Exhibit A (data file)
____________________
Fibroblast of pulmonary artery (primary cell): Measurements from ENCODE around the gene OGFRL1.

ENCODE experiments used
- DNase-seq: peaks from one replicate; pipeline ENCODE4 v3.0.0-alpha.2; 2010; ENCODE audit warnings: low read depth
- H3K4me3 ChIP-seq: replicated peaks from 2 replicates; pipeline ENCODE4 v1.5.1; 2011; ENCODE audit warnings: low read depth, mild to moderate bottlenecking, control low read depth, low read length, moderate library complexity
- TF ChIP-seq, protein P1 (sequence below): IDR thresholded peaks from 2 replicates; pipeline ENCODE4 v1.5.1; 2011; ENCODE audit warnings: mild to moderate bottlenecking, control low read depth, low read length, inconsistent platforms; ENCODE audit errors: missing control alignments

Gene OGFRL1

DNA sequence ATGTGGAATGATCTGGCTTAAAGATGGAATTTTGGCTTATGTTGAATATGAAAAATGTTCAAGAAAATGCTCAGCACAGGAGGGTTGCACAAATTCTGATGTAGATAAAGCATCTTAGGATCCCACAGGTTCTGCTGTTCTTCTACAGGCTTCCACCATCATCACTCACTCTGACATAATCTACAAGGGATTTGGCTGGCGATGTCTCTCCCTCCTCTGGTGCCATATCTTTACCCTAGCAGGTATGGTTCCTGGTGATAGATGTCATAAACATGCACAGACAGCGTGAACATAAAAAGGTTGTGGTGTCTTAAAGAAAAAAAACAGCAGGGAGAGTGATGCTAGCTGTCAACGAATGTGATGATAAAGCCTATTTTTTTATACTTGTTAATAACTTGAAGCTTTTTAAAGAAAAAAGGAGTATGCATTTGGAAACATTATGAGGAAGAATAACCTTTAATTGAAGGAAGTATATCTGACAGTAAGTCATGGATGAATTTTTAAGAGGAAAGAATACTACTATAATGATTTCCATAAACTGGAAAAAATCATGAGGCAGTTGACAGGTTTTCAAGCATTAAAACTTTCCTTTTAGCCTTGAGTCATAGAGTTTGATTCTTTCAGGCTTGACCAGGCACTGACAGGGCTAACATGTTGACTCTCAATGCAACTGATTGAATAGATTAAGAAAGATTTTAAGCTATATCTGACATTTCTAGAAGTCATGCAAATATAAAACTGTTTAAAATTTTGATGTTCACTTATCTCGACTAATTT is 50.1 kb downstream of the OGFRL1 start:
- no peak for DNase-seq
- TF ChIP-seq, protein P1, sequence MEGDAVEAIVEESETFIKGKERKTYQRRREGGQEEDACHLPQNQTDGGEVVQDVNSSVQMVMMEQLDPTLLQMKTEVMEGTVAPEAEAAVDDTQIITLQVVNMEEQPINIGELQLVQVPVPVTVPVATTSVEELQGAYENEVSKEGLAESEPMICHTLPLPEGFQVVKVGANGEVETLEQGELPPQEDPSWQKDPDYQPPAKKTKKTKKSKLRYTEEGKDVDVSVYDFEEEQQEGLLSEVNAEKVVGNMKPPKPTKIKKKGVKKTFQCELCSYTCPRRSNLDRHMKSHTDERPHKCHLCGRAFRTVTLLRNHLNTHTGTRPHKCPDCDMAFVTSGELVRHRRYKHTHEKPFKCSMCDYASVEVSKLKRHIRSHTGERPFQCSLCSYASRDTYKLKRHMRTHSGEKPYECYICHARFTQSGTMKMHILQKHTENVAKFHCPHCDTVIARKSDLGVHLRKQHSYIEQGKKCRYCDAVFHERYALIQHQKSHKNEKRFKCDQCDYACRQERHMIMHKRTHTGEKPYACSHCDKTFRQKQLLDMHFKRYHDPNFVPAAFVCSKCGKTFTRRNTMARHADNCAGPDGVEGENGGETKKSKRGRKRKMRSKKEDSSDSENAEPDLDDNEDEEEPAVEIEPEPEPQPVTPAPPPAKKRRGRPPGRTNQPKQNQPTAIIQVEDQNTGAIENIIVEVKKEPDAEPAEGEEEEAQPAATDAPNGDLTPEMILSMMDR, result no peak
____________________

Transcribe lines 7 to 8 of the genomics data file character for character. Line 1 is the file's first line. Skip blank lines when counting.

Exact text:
DNA sequence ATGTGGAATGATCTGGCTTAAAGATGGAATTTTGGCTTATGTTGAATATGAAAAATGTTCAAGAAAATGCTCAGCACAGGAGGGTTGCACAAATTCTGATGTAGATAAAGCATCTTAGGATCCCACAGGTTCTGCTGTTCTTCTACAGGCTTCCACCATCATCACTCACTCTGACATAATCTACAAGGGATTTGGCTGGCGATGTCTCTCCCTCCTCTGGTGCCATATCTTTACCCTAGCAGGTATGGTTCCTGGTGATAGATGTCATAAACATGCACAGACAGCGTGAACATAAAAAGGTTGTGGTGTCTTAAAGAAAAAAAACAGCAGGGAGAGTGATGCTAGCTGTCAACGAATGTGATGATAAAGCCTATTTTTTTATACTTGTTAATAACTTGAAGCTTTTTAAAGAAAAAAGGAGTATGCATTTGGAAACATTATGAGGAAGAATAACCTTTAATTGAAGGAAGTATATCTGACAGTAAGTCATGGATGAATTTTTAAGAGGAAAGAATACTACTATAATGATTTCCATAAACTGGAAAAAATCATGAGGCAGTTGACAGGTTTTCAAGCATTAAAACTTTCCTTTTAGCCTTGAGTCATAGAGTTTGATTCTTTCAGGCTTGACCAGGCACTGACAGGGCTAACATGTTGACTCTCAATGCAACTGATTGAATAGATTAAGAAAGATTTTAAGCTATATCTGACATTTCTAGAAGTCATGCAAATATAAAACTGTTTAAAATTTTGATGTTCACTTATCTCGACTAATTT is 50.1 kb downstream of the OGFRL1 start:
- no peak for DNase-seq